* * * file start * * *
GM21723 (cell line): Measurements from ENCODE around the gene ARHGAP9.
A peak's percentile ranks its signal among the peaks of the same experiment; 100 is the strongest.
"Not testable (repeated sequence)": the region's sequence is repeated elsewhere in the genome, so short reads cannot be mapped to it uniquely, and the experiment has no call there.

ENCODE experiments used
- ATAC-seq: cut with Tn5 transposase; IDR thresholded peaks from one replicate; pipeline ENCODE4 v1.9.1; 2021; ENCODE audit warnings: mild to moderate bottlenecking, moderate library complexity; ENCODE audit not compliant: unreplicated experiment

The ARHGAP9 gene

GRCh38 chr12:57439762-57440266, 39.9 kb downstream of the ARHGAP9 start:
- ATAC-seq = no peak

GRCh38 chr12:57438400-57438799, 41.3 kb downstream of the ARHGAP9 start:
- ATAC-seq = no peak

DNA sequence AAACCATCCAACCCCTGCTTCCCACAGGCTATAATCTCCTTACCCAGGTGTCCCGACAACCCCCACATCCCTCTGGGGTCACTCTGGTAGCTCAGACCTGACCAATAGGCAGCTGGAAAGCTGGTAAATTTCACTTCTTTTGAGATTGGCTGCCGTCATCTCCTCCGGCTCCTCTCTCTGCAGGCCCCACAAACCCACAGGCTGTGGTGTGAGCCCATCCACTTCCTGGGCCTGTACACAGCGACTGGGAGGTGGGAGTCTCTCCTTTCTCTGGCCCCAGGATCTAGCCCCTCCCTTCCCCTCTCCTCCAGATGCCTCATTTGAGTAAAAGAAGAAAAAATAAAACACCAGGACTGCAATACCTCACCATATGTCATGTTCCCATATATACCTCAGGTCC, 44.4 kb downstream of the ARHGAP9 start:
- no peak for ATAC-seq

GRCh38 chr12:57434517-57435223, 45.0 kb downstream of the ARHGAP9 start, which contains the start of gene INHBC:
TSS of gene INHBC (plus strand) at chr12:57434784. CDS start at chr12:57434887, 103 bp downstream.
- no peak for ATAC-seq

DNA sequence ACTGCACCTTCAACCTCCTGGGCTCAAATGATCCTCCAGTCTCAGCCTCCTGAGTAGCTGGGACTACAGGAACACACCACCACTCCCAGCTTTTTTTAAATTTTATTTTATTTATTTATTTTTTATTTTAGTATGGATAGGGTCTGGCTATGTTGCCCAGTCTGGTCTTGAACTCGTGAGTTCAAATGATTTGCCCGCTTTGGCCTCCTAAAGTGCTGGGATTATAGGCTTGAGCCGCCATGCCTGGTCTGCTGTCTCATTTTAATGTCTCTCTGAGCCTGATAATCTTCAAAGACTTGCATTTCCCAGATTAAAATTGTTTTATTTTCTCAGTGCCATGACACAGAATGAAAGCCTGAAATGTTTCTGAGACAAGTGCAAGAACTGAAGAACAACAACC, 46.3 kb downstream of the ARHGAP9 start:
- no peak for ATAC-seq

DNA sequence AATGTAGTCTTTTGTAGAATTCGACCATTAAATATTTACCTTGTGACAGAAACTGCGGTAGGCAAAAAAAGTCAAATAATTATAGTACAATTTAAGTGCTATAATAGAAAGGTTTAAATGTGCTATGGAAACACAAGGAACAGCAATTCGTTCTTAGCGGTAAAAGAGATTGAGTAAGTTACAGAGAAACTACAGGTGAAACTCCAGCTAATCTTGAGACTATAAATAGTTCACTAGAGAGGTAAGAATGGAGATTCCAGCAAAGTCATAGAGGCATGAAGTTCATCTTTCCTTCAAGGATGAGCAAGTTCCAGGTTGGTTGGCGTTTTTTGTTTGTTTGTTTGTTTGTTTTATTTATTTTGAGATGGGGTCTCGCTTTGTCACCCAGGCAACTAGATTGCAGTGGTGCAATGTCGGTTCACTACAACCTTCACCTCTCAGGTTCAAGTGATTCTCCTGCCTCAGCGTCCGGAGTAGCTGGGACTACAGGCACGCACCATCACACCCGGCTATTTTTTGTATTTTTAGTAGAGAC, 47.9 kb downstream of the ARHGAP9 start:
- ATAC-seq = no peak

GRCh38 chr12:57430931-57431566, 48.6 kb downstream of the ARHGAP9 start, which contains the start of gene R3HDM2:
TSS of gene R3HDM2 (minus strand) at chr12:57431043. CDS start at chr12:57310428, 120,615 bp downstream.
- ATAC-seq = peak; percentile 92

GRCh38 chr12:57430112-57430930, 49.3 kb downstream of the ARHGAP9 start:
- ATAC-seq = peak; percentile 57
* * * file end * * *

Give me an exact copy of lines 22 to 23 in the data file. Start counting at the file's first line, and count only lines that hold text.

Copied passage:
- ATAC-seq = peak; percentile 92

GRCh38 chr12:57430112-57430930, 49.3 kb downstream of the ARHGAP9 start: